• Reply 12 of 25

    Actually, wireless carriers that authorize a SIM-unlock send the information to Apple where it gets unlocked through the iTunes app, so Apple does have a database that knows what iPhones are locked and unlocked to a specific carrier.

     

  • Reply 13 of 25
    apple ][apple ][ Posts: 8,360member

    Breaking Apple rumor!

     

    According to Chinese website Feng, the three carriers registered 2 million iPhone pre-orders in just 6 hours. 

     

    That sounds insane!

     

    And I just happened to pick up some AAPL today, let's see it rise tomorrow! Oh yeah!

     

    http://www.phonearena.com/news/2-million-iPhone-6-units-already-pre-ordered-in-China-in-just-6-hours_id61273

  • Reply 14 of 25

    Yuck, captcha. There must be a better way, Apple.

  • Reply 15 of 25
    lolliver wrote: »
    The benefit would be in knowing the seller actually has the ability to turn off the activation lock. If they stole the device they wouldn't be able to turn off the lock at all.

    Okay, but if you don't have the phone in your hands, you don't even know if the serial # given to you is the actual serial # of the phone being shipped to you. This whole tool just seems rather silly and pointless to me.
  • Reply 16 of 25
    lolliverlolliver Posts: 291member
    scotty321 wrote: »
    Okay, but if you don't have the phone in your hands, you don't even know if the serial # given to you is the actual serial # of the phone being shipped to you. This whole tool just seems rather silly and pointless to me.

    Wow, I can't believe I hadn't thought of that. You're right. If someone's going to try and sell you a stolen iPhone they will have no issues providing you with a serial number for a different phone. Of course they would need to have access to a serial number for a phone that has the activation lock turned off but that's certainly possible.
  • Reply 17 of 25
    solipsismxsolipsismx Posts: 19,566member
    lolliver wrote: »
    scotty321 wrote: »
    Okay, but if you don't have the phone in your hands, you don't even know if the serial # given to you is the actual serial # of the phone being shipped to you. This whole tool just seems rather silly and pointless to me.
    Wow, I can't believe I hadn't thought of that. You're right. If someone's going to try and sell you a stolen iPhone they will have no issues providing you with a serial number for a different phone. Of course they would need to have access to a serial number for a phone that has the activation lock turned off but that's certainly possible.

    How is this sale going to go down? Sure, they can give you a fake serial number but that serial number will need to match the unit you want to buy and, assuming you buy it from a place like eBay and not some underground marketplace (which should already send up red flags) you can check out their sale history and leave your own bad feedback if you get screwed. You could also get screwed by receiving a lump of coal instead of the phone. Either way you're not getting what you want.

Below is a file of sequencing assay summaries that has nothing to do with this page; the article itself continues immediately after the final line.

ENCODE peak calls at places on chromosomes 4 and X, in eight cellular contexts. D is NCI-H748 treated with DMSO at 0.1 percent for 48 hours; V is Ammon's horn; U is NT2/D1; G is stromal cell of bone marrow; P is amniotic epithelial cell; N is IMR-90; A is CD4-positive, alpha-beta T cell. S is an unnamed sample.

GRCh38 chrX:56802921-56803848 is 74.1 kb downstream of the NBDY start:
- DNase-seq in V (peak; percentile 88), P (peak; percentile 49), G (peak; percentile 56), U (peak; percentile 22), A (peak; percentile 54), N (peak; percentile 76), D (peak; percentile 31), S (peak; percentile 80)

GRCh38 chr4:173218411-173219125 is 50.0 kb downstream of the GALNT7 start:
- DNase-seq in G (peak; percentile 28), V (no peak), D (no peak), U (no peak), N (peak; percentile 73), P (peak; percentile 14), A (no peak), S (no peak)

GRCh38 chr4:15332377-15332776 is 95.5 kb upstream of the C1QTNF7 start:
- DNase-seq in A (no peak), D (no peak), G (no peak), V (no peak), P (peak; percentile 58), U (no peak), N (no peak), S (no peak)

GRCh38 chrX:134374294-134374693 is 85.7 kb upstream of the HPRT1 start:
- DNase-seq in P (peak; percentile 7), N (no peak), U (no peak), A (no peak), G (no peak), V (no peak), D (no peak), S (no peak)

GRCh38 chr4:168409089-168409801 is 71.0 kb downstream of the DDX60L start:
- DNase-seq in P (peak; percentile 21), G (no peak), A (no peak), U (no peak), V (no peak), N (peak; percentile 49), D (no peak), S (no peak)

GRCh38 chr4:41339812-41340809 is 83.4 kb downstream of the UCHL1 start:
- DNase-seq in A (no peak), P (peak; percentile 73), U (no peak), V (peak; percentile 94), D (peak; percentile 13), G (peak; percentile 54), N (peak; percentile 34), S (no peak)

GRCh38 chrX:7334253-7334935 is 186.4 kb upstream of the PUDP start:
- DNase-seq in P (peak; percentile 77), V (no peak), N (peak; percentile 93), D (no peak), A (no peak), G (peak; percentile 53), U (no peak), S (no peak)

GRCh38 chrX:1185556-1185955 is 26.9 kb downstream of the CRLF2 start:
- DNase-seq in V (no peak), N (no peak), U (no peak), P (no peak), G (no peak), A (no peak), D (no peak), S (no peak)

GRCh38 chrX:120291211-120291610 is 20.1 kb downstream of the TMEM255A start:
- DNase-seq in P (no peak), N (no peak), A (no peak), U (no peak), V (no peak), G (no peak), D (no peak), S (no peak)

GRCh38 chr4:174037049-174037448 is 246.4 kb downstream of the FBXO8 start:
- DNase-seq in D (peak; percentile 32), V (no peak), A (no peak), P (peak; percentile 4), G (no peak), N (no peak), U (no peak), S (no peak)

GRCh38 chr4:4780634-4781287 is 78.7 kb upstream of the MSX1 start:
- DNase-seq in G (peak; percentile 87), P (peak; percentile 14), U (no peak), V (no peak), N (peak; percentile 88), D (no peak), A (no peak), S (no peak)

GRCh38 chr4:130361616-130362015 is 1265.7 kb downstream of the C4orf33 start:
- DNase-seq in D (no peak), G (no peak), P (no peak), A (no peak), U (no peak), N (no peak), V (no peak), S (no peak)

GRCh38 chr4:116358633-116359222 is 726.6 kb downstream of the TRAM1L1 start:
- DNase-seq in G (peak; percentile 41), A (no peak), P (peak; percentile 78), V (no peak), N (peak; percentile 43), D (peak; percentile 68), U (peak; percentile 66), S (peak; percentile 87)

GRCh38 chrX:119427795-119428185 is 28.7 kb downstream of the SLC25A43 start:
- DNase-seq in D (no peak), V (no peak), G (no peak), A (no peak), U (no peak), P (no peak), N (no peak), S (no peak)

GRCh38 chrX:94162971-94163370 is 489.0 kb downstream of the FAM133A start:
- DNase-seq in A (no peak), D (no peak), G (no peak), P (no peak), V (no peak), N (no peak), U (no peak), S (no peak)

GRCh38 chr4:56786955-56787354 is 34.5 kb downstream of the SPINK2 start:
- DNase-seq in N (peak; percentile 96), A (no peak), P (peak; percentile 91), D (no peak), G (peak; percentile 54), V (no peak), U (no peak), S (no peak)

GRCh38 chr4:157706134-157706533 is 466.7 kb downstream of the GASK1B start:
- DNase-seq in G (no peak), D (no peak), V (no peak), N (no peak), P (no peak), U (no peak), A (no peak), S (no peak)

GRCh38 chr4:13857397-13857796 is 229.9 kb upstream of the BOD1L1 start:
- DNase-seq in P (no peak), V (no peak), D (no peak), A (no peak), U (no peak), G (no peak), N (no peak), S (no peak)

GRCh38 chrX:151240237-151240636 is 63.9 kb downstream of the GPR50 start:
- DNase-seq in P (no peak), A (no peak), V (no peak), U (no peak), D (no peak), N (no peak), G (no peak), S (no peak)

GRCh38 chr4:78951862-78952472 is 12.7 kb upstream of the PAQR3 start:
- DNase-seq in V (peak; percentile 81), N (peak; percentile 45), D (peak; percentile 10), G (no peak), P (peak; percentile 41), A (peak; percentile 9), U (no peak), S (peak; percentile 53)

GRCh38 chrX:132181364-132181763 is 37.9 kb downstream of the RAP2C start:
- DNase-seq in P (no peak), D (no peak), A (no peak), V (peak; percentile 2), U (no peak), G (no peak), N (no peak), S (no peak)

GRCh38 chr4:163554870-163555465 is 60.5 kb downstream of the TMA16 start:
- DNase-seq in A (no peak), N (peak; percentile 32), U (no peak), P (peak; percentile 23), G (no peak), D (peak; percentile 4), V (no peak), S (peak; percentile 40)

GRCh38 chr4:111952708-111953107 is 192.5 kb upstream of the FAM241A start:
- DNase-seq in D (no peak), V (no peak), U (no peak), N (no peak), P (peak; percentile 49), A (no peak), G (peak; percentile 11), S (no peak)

From what I've seen it's the local sales where someone might check out a great looking but stolen device and not realize until it's too late that it's stolen. As always it's education that needs to be done. People buying a used iDevice need to be educated more than anything else. Apple can only do so much.
  • Reply 18 of 25
    bobschlobbobschlob Posts: 1,074member
    Quote:

    Originally Posted by scotty321 View Post

     
    Quote:

    Originally Posted by Lolliver View Post



    The benefit would be in knowing the seller actually has the ability to turn off the activation lock. If they stole the device they wouldn't be able to turn off the lock at all.




    Okay, but if you don't have the phone in your hands, you don't even know if the serial # given to you is the actual serial # of the phone being shipped to you. This whole tool just seems rather silly and pointless to me.

    No what's silly is buying a phone that doesn't list the serial number or EMEI number. If they don't list it; then the phone is 'hot', or seller is clueless.

  • Reply 19 of 25
    solipsismxsolipsismx Posts: 19,566member
    bobschlob wrote: »
    No what's silly is buying a phone that doesn't list the serial number or EMEI number. If they don't list it; then the phone is 'hot', or seller is clueless.

    I can't say I've ever previously bought any used CE after first looking at their SN or IEMI to verify it's hasn't been stolen. Where would I have used that information previously to verify it was legitimate? Because of that I don't think you can say it's silly or the seller is clueless when this is now just becoming a feasible option that all iPhone owners and buyers should get very familiar with. In fact, previously removing the SN from an image has been commonplace.
  • Reply 20 of 25
    john.bjohn.b Posts: 2,714member

    That fact that this doesn't work in Mobile Safari is all kinds of fail.  :no: